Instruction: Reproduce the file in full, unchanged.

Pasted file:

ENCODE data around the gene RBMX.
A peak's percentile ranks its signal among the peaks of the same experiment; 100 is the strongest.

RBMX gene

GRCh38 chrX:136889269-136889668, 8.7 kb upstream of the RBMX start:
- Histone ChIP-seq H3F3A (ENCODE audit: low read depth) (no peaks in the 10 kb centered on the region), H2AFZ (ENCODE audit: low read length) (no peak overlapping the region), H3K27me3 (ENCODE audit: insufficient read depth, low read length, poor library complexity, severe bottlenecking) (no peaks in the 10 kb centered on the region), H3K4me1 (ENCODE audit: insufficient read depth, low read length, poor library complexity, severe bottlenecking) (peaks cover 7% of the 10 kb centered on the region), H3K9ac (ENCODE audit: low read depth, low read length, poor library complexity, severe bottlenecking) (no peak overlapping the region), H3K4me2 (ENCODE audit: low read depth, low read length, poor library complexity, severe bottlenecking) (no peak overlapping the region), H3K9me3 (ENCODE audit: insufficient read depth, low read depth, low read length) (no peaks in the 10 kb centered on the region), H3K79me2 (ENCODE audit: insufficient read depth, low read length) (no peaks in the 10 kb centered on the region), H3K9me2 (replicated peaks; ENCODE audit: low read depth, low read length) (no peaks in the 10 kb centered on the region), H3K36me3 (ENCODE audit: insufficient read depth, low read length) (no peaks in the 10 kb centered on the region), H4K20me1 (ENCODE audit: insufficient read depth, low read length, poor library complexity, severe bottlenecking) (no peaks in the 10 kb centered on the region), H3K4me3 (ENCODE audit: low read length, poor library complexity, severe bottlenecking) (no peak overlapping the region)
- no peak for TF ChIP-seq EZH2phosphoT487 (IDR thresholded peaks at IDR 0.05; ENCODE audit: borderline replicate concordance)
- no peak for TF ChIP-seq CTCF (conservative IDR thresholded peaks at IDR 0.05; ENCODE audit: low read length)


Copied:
ENCODE data around the gene RBMX.
A peak's percentile ranks its signal among the peaks of the same experiment; 100 is the strongest.

RBMX gene

GRCh38 chrX:136889269-136889668, 8.7 kb upstream of the RBMX start:
- Histone ChIP-seq H3F3A (ENCODE audit: low read depth) (no peaks in the 10 kb centered on the region), H2AFZ (ENCODE audit: low read length) (no peak overlapping the region), H3K27me3 (ENCODE audit: insufficient read depth, low read length, poor library complexity, severe bottlenecking) (no peaks in the 10 kb centered on the region), H3K4me1 (ENCODE audit: insufficient read depth, low read length, poor library complexity, severe bottlenecking) (peaks cover 7% of the 10 kb centered on the region), H3K9ac (ENCODE audit: low read depth, low read length, poor library complexity, severe bottlenecking) (no peak overlapping the region), H3K4me2 (ENCODE audit: low read depth, low read length, poor library complexity, severe bottlenecking) (no peak overlapping the region), H3K9me3 (ENCODE audit: insufficient read depth, low read depth, low read length) (no peaks in the 10 kb centered on the region), H3K79me2 (ENCODE audit: insufficient read depth, low read length) (no peaks in the 10 kb centered on the region), H3K9me2 (replicated peaks; ENCODE audit: low read depth, low read length) (no peaks in the 10 kb centered on the region), H3K36me3 (ENCODE audit: insufficient read depth, low read length) (no peaks in the 10 kb centered on the region), H4K20me1 (ENCODE audit: insufficient read depth, low read length, poor library complexity, severe bottlenecking) (no peaks in the 10 kb centered on the region), H3K4me3 (ENCODE audit: low read length, poor library complexity, severe bottlenecking) (no peak overlapping the region)
- no peak for TF ChIP-seq EZH2phosphoT487 (IDR thresholded peaks at IDR 0.05; ENCODE audit: borderline replicate concordance)
- no peak for TF ChIP-seq CTCF (conservative IDR thresholded peaks at IDR 0.05; ENCODE audit: low read length)